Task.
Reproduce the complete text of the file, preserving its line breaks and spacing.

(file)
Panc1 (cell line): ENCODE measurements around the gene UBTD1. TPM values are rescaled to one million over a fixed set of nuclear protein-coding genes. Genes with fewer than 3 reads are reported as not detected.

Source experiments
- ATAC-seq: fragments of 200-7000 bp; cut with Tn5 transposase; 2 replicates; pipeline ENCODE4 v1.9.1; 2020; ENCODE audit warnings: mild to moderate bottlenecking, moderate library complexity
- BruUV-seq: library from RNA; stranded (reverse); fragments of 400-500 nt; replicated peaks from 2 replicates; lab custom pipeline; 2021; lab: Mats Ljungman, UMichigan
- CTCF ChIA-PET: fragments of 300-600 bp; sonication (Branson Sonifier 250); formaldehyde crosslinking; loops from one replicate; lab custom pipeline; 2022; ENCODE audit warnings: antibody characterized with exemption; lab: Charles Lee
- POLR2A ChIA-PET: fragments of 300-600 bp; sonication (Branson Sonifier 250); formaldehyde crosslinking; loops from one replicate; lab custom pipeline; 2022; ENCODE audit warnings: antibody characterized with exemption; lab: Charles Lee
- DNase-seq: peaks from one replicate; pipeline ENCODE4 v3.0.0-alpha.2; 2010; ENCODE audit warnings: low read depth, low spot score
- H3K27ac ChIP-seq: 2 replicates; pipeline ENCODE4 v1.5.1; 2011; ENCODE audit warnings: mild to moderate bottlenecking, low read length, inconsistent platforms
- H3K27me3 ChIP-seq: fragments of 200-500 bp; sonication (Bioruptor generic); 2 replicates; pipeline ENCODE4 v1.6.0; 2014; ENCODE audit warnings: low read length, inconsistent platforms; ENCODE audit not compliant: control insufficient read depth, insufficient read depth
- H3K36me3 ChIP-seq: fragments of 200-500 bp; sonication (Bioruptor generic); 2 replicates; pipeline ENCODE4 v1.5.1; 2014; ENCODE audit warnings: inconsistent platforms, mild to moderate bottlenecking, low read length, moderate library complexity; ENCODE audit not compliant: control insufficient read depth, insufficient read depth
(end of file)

Panc1 (cell line): ENCODE measurements around the gene UBTD1. TPM values are rescaled to one million over a fixed set of nuclear protein-coding genes. Genes with fewer than 3 reads are reported as not detected.

Source experiments
- ATAC-seq: fragments of 200-7000 bp; cut with Tn5 transposase; 2 replicates; pipeline ENCODE4 v1.9.1; 2020; ENCODE audit warnings: mild to moderate bottlenecking, moderate library complexity
- BruUV-seq: library from RNA; stranded (reverse); fragments of 400-500 nt; replicated peaks from 2 replicates; lab custom pipeline; 2021; lab: Mats Ljungman, UMichigan
- CTCF ChIA-PET: fragments of 300-600 bp; sonication (Branson Sonifier 250); formaldehyde crosslinking; loops from one replicate; lab custom pipeline; 2022; ENCODE audit warnings: antibody characterized with exemption; lab: Charles Lee
- POLR2A ChIA-PET: fragments of 300-600 bp; sonication (Branson Sonifier 250); formaldehyde crosslinking; loops from one replicate; lab custom pipeline; 2022; ENCODE audit warnings: antibody characterized with exemption; lab: Charles Lee
- DNase-seq: peaks from one replicate; pipeline ENCODE4 v3.0.0-alpha.2; 2010; ENCODE audit warnings: low read depth, low spot score
- H3K27ac ChIP-seq: 2 replicates; pipeline ENCODE4 v1.5.1; 2011; ENCODE audit warnings: mild to moderate bottlenecking, low read length, inconsistent platforms
- H3K27me3 ChIP-seq: fragments of 200-500 bp; sonication (Bioruptor generic); 2 replicates; pipeline ENCODE4 v1.6.0; 2014; ENCODE audit warnings: low read length, inconsistent platforms; ENCODE audit not compliant: control insufficient read depth, insufficient read depth
- H3K36me3 ChIP-seq: fragments of 200-500 bp; sonication (Bioruptor generic); 2 replicates; pipeline ENCODE4 v1.5.1; 2014; ENCODE audit warnings: inconsistent platforms, mild to moderate bottlenecking, low read length, moderate library complexity; ENCODE audit not compliant: control insufficient read depth, insufficient read depth